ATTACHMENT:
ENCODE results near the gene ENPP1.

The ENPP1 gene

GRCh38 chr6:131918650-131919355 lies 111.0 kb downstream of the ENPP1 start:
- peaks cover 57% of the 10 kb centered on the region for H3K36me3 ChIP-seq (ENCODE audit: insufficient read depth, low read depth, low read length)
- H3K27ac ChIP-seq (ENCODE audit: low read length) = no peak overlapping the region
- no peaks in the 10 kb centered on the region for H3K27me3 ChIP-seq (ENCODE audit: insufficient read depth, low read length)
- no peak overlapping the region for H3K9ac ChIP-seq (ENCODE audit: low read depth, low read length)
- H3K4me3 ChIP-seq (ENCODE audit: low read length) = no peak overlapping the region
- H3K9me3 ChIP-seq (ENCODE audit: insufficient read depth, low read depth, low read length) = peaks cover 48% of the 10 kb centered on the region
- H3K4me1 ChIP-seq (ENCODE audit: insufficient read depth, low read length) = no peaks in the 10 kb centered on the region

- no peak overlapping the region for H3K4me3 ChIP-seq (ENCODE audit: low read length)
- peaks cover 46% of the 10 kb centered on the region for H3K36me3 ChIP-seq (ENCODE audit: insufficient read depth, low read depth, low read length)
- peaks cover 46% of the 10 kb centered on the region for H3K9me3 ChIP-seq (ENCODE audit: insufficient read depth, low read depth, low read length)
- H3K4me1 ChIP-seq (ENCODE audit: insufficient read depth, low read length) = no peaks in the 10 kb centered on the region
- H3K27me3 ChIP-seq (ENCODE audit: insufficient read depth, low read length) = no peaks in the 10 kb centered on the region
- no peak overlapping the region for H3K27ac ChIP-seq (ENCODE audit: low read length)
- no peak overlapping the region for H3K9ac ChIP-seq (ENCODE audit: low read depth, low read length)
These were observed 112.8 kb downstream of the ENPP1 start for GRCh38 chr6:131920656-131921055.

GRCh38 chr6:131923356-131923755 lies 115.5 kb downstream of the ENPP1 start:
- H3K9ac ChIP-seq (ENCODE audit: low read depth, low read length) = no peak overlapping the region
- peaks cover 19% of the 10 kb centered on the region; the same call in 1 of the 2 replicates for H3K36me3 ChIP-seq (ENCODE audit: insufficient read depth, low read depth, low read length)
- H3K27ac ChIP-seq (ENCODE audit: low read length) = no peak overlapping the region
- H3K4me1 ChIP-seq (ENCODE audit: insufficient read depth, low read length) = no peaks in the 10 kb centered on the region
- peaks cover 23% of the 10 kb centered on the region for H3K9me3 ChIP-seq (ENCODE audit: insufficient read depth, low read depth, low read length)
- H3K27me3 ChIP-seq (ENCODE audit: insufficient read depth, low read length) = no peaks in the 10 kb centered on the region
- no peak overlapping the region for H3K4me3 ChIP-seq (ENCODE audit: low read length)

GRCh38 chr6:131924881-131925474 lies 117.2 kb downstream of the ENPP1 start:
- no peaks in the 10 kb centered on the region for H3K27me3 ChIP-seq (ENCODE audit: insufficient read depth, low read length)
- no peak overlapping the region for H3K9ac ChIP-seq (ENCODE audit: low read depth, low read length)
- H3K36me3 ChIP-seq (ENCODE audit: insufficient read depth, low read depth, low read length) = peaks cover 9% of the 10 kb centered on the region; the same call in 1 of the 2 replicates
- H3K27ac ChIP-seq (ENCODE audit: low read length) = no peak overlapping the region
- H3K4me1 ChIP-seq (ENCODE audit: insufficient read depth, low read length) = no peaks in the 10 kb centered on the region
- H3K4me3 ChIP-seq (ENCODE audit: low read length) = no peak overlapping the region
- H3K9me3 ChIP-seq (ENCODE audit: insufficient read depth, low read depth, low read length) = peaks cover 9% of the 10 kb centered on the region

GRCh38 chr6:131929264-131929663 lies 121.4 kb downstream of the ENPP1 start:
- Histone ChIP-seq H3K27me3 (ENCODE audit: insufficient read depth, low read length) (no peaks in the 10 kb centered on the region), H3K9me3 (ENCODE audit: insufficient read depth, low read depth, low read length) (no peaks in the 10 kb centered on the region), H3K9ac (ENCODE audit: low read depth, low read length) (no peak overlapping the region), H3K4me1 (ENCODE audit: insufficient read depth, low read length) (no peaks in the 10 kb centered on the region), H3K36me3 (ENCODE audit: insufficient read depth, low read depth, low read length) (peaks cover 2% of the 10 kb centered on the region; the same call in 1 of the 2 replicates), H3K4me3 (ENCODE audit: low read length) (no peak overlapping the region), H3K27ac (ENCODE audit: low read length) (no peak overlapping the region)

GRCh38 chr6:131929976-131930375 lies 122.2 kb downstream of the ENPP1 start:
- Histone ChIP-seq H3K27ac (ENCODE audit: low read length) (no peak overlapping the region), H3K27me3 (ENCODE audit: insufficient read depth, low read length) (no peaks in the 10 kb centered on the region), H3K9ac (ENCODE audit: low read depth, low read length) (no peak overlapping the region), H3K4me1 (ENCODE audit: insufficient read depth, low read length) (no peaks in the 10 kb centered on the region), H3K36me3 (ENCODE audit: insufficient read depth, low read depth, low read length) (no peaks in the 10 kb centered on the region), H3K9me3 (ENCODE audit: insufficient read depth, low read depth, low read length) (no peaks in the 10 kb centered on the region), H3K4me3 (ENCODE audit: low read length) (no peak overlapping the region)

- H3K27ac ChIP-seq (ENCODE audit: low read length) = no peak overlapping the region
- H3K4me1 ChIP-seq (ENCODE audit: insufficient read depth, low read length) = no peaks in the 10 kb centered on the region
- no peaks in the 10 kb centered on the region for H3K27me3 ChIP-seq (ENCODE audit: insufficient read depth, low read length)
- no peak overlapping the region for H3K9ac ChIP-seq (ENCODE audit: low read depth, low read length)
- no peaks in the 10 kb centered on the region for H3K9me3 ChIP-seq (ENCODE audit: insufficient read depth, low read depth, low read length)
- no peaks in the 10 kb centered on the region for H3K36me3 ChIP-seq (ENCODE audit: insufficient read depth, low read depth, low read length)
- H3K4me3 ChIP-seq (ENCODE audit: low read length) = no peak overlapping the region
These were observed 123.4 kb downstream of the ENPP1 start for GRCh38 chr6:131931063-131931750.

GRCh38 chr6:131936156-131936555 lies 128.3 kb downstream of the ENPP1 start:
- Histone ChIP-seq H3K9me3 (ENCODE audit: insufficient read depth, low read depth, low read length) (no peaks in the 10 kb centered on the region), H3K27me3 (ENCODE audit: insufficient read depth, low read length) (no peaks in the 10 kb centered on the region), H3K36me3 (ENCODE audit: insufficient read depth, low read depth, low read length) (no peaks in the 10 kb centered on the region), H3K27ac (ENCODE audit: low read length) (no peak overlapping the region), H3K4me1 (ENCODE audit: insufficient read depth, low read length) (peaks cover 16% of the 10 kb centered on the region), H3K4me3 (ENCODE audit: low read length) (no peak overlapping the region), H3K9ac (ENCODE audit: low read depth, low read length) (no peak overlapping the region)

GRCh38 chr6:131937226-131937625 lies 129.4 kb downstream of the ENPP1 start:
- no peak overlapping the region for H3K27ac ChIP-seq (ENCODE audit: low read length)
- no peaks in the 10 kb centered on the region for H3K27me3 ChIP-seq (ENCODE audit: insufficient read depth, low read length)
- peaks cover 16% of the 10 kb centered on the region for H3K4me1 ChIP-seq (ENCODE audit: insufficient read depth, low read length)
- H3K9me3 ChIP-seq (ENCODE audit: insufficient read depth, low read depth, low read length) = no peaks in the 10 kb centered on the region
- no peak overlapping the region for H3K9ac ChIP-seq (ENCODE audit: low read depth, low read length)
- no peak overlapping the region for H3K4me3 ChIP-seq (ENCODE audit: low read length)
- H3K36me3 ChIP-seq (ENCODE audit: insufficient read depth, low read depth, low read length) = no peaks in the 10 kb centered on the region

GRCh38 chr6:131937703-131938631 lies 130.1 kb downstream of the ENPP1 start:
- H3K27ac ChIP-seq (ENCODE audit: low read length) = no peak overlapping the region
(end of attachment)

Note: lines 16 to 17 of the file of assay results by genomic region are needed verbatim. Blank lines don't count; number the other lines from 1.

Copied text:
- no peak overlapping the region for H3K27ac ChIP-seq (ENCODE audit: low read length)
- no peak overlapping the region for H3K9ac ChIP-seq (ENCODE audit: low read depth, low read length)